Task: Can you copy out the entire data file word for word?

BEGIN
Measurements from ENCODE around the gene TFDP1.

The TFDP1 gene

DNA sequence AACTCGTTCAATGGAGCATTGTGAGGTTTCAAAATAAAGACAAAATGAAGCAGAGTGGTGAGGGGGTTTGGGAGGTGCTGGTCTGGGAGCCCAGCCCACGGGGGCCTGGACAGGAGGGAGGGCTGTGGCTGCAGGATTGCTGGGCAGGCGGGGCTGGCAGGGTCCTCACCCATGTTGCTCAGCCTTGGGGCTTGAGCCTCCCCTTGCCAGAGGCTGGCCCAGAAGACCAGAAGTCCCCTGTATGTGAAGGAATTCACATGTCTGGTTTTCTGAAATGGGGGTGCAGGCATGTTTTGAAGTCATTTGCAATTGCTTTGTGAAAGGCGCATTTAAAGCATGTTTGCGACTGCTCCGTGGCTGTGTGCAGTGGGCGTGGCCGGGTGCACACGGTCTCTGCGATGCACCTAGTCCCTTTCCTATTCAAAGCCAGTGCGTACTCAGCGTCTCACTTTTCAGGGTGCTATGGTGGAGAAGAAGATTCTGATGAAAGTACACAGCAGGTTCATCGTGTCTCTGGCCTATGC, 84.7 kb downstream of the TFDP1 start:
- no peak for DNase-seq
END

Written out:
Measurements from ENCODE around the gene TFDP1.

The TFDP1 gene

DNA sequence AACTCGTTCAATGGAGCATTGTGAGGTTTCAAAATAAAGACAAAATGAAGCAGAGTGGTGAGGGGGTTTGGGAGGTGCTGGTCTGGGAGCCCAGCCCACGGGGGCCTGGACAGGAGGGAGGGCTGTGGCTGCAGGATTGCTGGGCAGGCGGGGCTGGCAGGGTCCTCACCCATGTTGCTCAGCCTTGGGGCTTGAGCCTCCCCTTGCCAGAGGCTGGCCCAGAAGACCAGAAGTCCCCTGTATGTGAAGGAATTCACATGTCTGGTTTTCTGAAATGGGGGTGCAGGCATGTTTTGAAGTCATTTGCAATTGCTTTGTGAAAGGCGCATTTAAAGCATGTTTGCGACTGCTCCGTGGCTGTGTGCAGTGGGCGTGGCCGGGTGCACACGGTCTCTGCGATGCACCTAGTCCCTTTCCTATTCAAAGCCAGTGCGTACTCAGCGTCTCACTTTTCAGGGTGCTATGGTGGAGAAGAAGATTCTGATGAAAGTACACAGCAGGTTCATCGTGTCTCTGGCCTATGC, 84.7 kb downstream of the TFDP1 start:
- no peak for DNase-seq